Investors Come In All Sizes
August 8, 2000
One of the more phenomenal events of the past decade has been the enthusiasm of Americans for stocks and other investments. The popularity of "being in the market" has spread through all income levels. And that has all but demolished class-warfare rhetoric, if not all class-warfare political policies.
- From 1989 to 1998, the proportion of U.S. households owning stocks increased from less than one-third to nearly one-half.
- The proportion of shareholders in households making less than $10,000 a year grew from nearly zero in 1989 to nearly 8 percent in 1998.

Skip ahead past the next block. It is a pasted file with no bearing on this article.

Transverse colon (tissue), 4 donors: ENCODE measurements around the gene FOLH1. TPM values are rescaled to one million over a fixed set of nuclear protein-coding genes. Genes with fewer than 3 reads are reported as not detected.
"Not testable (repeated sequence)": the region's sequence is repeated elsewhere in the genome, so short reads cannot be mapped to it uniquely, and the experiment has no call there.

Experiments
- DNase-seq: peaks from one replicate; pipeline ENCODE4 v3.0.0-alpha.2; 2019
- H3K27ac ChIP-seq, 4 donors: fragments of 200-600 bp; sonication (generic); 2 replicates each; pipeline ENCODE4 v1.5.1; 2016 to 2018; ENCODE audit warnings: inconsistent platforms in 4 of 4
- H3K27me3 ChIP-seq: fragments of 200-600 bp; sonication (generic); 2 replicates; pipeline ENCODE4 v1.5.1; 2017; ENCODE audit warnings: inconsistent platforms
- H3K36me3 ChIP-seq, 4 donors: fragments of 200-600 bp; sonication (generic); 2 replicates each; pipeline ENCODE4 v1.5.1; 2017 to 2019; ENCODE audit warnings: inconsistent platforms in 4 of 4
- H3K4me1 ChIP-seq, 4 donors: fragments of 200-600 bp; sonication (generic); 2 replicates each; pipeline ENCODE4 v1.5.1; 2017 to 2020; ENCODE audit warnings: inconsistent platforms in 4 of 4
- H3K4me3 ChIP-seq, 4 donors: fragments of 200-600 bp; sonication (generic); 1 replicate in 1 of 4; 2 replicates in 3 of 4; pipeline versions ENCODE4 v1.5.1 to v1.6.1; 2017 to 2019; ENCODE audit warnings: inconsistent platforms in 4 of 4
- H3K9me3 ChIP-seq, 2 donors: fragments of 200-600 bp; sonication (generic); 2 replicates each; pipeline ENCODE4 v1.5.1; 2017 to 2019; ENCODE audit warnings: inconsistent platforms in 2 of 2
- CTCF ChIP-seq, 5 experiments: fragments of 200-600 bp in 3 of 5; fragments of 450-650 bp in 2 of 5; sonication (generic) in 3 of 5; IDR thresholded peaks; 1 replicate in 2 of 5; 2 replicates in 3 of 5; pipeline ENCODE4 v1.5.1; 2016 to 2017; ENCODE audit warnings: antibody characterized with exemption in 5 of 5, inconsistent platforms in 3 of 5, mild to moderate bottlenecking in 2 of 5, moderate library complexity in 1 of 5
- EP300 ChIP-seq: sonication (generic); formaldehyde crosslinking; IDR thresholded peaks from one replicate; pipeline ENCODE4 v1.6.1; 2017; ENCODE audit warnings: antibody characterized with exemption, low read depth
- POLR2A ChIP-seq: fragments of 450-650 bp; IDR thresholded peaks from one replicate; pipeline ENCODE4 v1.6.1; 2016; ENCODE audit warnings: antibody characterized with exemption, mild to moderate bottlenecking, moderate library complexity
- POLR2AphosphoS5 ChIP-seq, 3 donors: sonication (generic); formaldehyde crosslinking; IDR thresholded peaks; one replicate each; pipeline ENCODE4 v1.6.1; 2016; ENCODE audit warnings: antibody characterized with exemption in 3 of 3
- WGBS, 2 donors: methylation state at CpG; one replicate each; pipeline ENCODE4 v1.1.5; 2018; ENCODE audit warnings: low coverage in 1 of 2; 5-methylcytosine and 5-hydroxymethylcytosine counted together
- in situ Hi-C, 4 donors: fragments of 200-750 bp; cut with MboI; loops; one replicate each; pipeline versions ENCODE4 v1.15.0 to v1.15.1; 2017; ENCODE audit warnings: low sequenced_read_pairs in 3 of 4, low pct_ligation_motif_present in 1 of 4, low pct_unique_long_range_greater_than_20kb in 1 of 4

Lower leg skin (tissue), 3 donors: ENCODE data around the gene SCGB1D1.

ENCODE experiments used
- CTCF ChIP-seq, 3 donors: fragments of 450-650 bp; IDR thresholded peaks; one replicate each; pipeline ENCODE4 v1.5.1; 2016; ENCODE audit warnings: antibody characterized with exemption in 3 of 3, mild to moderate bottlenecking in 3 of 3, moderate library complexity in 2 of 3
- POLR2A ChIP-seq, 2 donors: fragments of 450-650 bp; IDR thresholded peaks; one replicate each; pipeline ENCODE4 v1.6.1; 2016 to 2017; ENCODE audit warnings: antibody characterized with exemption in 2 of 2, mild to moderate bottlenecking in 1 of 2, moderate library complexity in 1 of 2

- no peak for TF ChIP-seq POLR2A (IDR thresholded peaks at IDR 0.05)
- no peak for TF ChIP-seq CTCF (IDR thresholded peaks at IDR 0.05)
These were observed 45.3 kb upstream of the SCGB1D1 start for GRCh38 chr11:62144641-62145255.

- In the $10,000 to $24,999 bracket, the share jumped from less than 15 percent to nearly 25 percent.
The policy implications are enormous. Voters are discounting arguments designed to stoke envy of the rich and, instead, seeking to become wealthy themselves. Nowhere has this switch been more evident than in the debate over the death tax. Precious few voters and wage earners are susceptible to it. But in overwhelming numbers, they see estate taxes as unfair to the rich and they support its abolition.
Furthermore, with the number of individual investors now around 80 million, support for cutting capital gains levies -- or even eventually abolishing them -- has been growing.
Source: Editorial, "Clout of the Investor Class," Investor's Business Daily, August 8, 2000.
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